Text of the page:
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Suspicious for a day...

I spent my vacation traveling in a country I love.

I decided, on one of these days, to go shopping on foot, I went first to the grocery store and then to the supermarket.

At the supermarket I put the bags in the cart and went shopping.

Arriving at the cashier I put the products that were in the cart on top of the conveyor belt and the attendant asked me to open the bag and put the other products as well.

I said that those products had been purchased in another establishment and she in a tone of astonishment said to me:

"Why didn't you leave your bag in storage while you shopped?"

"Didn't anyone stop you at the door and ask you to leave your bag with us?"

"Didn't the security guards see it?"

"Where did you come in?"

Resolved the misunderstanding, I want to clarify that I was very well treated by the employees of the supermarket and perhaps I was "wrong" in not storing my purchases, because the high crime reinforces the precaution of the supermarket.

I remembered that in Brazil, when I went shopping with my grandmother (≈ 30 years ago), she would go through the grocery store, the butcher shop and then go to the supermarket, where I would leave my belongings in a locker guarded by employees.

And so I did as an adult afterwards.

I've lived in the United States for years – a country where image and personal credibility are worth a lot – and you don't have to keep what belongs to me before trying to acquire something.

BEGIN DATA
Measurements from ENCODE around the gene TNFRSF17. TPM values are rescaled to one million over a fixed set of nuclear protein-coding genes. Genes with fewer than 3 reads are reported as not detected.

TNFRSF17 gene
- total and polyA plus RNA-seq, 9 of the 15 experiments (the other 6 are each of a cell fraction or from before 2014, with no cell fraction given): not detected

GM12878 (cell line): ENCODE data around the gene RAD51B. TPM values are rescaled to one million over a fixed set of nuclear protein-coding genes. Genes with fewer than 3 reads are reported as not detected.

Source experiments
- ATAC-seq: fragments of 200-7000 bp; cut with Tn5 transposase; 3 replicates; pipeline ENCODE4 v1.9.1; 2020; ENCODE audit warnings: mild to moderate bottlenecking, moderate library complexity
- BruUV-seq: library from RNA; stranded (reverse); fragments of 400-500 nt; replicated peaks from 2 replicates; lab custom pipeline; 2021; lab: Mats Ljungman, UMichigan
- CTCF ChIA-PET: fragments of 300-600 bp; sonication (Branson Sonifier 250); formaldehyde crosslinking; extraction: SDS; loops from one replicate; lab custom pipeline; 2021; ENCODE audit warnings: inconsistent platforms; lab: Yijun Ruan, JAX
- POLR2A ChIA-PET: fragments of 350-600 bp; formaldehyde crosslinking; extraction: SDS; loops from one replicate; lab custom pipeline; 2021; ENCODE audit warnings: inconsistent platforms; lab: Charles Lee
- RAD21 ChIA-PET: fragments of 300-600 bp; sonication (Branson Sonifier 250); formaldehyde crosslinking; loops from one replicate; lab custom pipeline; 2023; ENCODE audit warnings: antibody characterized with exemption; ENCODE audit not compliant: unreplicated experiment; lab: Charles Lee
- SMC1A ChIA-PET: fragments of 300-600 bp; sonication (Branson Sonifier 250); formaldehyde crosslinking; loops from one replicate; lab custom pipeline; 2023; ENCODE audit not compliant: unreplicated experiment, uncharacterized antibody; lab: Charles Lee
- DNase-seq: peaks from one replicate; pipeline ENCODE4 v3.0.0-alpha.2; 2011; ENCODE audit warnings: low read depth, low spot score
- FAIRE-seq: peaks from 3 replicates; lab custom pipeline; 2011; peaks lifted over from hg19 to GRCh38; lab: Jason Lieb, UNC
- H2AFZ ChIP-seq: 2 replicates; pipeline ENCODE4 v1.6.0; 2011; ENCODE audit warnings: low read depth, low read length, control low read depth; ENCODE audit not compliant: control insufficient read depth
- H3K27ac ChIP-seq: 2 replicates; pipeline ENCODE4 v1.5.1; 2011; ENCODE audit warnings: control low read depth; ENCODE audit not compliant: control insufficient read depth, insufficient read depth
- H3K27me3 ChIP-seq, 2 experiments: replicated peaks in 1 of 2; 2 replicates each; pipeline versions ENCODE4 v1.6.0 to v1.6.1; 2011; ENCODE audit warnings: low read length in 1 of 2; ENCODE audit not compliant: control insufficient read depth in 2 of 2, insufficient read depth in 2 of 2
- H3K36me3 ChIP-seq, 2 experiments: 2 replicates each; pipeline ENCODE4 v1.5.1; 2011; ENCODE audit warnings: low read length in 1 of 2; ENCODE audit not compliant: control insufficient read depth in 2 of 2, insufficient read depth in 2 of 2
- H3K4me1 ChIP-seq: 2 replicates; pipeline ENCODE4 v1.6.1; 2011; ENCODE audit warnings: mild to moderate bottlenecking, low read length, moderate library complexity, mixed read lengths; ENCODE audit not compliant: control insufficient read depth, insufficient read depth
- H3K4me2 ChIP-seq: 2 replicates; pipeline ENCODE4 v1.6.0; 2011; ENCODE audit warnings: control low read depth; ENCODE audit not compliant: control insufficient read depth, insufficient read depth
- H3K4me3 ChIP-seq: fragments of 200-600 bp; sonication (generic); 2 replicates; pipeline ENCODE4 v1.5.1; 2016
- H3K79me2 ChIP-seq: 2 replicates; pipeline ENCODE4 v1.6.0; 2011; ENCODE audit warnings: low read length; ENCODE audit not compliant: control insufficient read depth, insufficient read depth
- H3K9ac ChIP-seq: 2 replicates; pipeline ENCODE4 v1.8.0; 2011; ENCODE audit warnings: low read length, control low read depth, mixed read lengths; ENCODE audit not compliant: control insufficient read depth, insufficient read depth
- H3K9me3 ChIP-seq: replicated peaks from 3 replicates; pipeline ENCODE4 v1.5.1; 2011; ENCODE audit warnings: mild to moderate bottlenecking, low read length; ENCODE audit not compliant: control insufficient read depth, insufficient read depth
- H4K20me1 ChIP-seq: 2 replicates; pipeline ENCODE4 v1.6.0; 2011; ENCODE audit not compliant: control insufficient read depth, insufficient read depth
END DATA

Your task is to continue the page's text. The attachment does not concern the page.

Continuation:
The 12-year hiatus, between the normal and customary reality of the past, of "handing over and guarding" my belongings before entering a commercial establishment and the current moment, caused me a bad feeling of being a "potential suspect".

The honest who pay for their food and often help many hungry people economically and intellectually, often forget to protest for what is perhaps the greatest of all the discriminations we go through.

The veiled or explicit prejudice, something cultural, against Latinos, blacks, LGBTQ+ members, women, in short, something that everyone somehow still goes through.

You have to fight for something more:

Transforming the culture in any country where people are seen as larapia, cheats and outcasts – for their characteristics and choices – and this type of situation should make us use our social media to change the course of this theme that unites us.

Skin color, place of origin, religion, and sexual orientation are often evident and no one should change how happy and proud people feel for who they are.

Before you share, react, or even write a post, think:

- Am I really addressing the real priorities?

- Am I fighting someone's opinion or using my "voice" to change what really matters?

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Vinicius David
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